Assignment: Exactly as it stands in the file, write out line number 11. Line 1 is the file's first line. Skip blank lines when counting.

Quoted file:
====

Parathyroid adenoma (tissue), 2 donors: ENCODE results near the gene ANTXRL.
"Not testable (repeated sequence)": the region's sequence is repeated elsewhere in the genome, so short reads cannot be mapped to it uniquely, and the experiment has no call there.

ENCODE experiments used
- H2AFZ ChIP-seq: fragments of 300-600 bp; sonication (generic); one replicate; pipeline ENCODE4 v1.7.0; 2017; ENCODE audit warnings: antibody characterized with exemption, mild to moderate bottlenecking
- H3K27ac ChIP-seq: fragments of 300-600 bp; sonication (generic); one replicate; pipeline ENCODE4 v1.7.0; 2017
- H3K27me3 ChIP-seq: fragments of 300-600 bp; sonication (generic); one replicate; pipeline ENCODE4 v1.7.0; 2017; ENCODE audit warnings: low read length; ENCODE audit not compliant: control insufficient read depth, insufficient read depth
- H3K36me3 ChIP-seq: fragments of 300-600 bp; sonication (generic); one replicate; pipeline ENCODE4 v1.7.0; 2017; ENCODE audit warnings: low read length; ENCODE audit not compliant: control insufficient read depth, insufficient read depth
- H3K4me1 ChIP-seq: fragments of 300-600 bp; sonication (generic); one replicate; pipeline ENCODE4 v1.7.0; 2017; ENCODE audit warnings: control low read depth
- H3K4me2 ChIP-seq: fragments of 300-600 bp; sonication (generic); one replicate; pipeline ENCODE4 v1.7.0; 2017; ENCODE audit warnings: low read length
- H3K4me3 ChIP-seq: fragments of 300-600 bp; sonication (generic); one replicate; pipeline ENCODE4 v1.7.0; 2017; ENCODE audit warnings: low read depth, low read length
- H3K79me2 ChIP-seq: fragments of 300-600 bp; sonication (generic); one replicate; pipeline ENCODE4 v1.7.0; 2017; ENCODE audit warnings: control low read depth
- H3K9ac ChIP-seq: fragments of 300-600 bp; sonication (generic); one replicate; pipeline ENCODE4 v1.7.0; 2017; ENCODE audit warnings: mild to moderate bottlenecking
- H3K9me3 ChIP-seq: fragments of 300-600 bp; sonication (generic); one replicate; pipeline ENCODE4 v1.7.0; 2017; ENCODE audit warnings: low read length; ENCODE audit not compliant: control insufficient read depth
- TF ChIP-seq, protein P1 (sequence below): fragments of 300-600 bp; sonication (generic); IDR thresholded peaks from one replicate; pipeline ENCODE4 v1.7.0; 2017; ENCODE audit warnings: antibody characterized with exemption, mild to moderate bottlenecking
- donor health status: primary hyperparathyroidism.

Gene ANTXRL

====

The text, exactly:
- H3K79me2 ChIP-seq: fragments of 300-600 bp; sonication (generic); one replicate; pipeline ENCODE4 v1.7.0; 2017; ENCODE audit warnings: control low read depth